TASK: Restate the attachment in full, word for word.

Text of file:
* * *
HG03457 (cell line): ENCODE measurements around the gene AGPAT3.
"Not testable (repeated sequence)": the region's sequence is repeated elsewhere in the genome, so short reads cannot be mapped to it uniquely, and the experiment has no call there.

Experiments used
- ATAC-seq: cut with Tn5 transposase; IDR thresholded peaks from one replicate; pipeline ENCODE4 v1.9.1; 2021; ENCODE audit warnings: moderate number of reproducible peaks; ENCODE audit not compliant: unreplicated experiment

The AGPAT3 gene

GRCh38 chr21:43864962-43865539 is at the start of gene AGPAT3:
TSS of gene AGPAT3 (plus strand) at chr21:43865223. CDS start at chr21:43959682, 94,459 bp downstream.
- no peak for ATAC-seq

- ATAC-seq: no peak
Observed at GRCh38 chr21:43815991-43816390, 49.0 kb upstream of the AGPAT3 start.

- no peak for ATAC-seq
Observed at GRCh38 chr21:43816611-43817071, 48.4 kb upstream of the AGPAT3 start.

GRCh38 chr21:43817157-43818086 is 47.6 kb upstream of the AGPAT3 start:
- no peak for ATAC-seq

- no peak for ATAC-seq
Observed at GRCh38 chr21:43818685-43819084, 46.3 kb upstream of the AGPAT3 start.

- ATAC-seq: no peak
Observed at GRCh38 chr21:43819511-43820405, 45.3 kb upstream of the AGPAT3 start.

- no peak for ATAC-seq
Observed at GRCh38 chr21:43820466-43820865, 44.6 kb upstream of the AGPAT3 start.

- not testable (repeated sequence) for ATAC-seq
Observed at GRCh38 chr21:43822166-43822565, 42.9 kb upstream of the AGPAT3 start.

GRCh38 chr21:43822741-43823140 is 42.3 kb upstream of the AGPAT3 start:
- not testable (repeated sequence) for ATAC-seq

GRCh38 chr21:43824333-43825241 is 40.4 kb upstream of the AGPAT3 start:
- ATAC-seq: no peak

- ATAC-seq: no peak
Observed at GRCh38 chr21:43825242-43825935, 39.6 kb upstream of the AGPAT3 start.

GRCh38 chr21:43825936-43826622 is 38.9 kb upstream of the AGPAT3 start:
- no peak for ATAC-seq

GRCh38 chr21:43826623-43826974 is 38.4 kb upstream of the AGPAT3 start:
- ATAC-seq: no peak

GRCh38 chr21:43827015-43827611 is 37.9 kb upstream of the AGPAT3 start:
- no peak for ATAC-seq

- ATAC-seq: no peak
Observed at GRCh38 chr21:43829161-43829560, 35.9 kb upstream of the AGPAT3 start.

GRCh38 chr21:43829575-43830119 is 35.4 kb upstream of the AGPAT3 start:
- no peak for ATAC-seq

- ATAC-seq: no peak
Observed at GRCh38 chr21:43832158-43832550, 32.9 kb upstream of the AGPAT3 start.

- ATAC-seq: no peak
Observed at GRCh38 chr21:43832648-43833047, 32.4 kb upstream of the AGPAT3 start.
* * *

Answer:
HG03457 (cell line): ENCODE measurements around the gene AGPAT3.
"Not testable (repeated sequence)": the region's sequence is repeated elsewhere in the genome, so short reads cannot be mapped to it uniquely, and the experiment has no call there.

Experiments used
- ATAC-seq: cut with Tn5 transposase; IDR thresholded peaks from one replicate; pipeline ENCODE4 v1.9.1; 2021; ENCODE audit warnings: moderate number of reproducible peaks; ENCODE audit not compliant: unreplicated experiment

The AGPAT3 gene

GRCh38 chr21:43864962-43865539 is at the start of gene AGPAT3:
TSS of gene AGPAT3 (plus strand) at chr21:43865223. CDS start at chr21:43959682, 94,459 bp downstream.
- no peak for ATAC-seq

- ATAC-seq: no peak
Observed at GRCh38 chr21:43815991-43816390, 49.0 kb upstream of the AGPAT3 start.

- no peak for ATAC-seq
Observed at GRCh38 chr21:43816611-43817071, 48.4 kb upstream of the AGPAT3 start.

GRCh38 chr21:43817157-43818086 is 47.6 kb upstream of the AGPAT3 start:
- no peak for ATAC-seq

- no peak for ATAC-seq
Observed at GRCh38 chr21:43818685-43819084, 46.3 kb upstream of the AGPAT3 start.

- ATAC-seq: no peak
Observed at GRCh38 chr21:43819511-43820405, 45.3 kb upstream of the AGPAT3 start.

- no peak for ATAC-seq
Observed at GRCh38 chr21:43820466-43820865, 44.6 kb upstream of the AGPAT3 start.

- not testable (repeated sequence) for ATAC-seq
Observed at GRCh38 chr21:43822166-43822565, 42.9 kb upstream of the AGPAT3 start.

GRCh38 chr21:43822741-43823140 is 42.3 kb upstream of the AGPAT3 start:
- not testable (repeated sequence) for ATAC-seq

GRCh38 chr21:43824333-43825241 is 40.4 kb upstream of the AGPAT3 start:
- ATAC-seq: no peak

- ATAC-seq: no peak
Observed at GRCh38 chr21:43825242-43825935, 39.6 kb upstream of the AGPAT3 start.

GRCh38 chr21:43825936-43826622 is 38.9 kb upstream of the AGPAT3 start:
- no peak for ATAC-seq

GRCh38 chr21:43826623-43826974 is 38.4 kb upstream of the AGPAT3 start:
- ATAC-seq: no peak

GRCh38 chr21:43827015-43827611 is 37.9 kb upstream of the AGPAT3 start:
- no peak for ATAC-seq

- ATAC-seq: no peak
Observed at GRCh38 chr21:43829161-43829560, 35.9 kb upstream of the AGPAT3 start.

GRCh38 chr21:43829575-43830119 is 35.4 kb upstream of the AGPAT3 start:
- no peak for ATAC-seq

- ATAC-seq: no peak
Observed at GRCh38 chr21:43832158-43832550, 32.9 kb upstream of the AGPAT3 start.

- ATAC-seq: no peak
Observed at GRCh38 chr21:43832648-43833047, 32.4 kb upstream of the AGPAT3 start.